Country music legend, Charlie Daniels dies at 83

Charlie Daniels

American country music legend, Charlie Daniels, a country legend has died Monday at age 83, his rep said.

In a report by PageSix, Daniels, who was a Country Music Hall of Famer who collaborated with musical greats including Bob Dylan, Elvis Presley, Leonard Cohen, Bootsy Collins and more, died at a hospital in Hermitage, Tennessee, after he suffered a stroke, doctors said. He’s survived by his wife Hazel and son Charles Jr.

He previously experienced a mild stroke in January 2010 then had a heart pacemaker implanted in 2013. Daniels, a singer, guitarist and expert fiddler, continued to perform even with his health in decline in recent years, more recently with his side project, Beau Weevils.

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“Music plays a part in my daily life and it’s just the way I chose to make a living for 61 years now. It’s a blessing to walk onstage. I never take it for granted,” he told The Oklahoman last year.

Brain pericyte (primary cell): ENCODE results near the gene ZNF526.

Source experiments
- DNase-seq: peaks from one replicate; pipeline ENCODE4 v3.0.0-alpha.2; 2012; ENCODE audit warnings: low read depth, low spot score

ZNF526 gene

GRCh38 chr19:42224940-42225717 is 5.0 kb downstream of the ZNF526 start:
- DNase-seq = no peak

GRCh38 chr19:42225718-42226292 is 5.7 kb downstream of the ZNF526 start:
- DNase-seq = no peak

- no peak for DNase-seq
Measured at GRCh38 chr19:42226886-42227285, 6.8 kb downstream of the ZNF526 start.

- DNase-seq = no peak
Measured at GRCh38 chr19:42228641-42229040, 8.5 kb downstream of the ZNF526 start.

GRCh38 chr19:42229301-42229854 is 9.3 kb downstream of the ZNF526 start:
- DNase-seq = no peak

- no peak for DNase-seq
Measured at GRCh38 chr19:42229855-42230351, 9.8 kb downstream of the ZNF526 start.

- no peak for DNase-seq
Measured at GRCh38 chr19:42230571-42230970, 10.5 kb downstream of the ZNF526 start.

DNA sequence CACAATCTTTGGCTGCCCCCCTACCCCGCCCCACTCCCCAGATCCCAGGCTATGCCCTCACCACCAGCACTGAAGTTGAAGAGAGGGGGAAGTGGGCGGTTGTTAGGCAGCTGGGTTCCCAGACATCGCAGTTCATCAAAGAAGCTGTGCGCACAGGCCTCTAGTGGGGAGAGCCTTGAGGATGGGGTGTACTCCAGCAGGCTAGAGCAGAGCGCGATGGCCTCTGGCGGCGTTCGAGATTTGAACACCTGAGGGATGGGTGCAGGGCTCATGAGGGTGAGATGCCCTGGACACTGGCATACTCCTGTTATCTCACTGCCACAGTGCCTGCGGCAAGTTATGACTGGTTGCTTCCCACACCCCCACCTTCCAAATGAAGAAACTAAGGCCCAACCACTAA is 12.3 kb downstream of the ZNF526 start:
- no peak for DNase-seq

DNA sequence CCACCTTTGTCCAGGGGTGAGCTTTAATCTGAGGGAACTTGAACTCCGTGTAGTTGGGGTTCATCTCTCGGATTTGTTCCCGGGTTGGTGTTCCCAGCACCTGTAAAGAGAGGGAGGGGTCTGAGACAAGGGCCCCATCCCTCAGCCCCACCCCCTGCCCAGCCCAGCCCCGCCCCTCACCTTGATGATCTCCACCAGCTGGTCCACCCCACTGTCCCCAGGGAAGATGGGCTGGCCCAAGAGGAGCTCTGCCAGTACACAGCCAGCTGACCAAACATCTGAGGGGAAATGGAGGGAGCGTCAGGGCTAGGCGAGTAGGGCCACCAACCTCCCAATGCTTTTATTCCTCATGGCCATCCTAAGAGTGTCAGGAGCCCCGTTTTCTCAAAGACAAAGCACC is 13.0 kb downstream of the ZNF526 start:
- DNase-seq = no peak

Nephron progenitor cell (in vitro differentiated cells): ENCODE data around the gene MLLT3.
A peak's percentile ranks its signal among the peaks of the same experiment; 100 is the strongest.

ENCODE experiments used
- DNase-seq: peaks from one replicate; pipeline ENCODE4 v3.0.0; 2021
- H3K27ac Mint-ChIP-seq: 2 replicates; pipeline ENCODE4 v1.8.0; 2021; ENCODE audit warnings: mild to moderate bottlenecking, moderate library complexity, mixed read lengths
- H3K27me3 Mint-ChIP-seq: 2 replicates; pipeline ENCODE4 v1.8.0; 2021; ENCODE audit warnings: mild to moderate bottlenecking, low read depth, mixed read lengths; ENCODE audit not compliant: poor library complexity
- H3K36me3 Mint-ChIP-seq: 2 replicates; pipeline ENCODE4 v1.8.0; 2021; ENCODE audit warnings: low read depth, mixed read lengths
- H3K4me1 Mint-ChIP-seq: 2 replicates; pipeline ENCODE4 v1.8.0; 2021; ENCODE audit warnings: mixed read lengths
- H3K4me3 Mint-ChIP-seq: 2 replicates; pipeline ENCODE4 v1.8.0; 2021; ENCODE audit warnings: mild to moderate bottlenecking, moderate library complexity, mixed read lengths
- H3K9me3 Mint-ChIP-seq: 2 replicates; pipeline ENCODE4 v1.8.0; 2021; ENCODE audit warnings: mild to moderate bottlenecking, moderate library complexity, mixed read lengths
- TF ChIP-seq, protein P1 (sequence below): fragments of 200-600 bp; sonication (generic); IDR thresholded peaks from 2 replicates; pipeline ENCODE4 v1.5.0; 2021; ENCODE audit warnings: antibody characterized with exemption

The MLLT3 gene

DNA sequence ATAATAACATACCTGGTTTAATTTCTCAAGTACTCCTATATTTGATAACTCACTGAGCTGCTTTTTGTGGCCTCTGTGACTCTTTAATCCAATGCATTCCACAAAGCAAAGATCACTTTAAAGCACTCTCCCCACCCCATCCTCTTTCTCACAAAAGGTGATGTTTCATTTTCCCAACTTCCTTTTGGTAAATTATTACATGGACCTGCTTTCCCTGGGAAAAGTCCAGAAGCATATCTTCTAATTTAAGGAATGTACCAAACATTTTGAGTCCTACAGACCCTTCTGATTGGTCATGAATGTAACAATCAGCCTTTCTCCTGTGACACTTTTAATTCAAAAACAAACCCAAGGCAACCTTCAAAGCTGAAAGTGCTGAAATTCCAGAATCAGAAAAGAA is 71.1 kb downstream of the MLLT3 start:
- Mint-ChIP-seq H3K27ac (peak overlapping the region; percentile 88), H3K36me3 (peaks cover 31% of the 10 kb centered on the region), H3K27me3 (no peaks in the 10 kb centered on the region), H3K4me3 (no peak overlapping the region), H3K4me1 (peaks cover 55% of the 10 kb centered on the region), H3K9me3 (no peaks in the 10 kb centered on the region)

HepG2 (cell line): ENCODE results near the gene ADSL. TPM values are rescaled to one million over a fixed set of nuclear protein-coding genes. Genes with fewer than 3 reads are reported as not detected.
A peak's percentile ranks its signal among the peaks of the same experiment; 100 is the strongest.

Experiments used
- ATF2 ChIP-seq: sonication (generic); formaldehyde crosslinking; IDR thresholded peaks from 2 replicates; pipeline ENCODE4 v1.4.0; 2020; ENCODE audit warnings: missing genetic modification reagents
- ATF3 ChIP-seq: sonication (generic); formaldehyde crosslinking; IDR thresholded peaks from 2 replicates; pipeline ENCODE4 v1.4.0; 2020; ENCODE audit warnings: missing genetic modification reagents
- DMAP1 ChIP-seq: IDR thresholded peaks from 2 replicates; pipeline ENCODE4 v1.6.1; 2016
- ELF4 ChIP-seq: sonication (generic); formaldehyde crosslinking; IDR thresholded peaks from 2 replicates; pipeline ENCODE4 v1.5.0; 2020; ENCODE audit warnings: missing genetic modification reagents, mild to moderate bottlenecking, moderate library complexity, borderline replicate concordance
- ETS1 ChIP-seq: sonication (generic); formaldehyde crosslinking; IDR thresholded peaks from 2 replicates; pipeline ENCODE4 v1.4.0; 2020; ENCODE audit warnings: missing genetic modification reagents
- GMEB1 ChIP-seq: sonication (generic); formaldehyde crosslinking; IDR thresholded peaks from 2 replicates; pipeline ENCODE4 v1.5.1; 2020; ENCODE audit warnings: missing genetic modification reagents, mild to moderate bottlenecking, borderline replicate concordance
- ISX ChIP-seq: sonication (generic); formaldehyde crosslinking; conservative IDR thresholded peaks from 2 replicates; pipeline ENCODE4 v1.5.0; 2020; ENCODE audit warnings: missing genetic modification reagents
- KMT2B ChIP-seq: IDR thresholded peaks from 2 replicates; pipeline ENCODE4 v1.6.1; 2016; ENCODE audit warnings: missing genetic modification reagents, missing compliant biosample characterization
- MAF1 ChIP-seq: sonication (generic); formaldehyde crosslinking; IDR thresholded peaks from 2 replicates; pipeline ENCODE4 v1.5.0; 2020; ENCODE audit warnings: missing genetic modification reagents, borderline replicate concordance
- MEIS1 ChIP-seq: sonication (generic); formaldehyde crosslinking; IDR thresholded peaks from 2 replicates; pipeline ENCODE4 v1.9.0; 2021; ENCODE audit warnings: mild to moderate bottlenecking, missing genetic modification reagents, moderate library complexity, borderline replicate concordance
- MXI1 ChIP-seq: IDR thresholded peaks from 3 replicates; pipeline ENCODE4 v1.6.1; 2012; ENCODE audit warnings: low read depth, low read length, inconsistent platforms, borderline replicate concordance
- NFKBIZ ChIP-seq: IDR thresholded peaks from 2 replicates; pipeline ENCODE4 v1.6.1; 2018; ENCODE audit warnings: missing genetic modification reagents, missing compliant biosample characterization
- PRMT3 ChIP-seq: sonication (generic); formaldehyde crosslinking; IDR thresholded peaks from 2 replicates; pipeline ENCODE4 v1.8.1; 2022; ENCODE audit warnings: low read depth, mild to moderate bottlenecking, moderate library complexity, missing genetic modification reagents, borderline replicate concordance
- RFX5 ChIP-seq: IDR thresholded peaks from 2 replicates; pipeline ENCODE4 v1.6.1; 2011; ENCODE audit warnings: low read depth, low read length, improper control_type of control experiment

The road warrior born in North Carolina got his start in the 50s and 60s as a session musician, producer and songwriter for bluegrass, folk and eventually southern rock songs. He co-wrote the song “It Hurts Me,” which was made famous by Presley in 1964. After moving to Nashville, Tennessee in 1967, he was employed as a session player on three Dylan albums — “Nashville Skyline,” “Self Portrait” and “New Morning.” He also sometimes played the fiddle behind Cohen.

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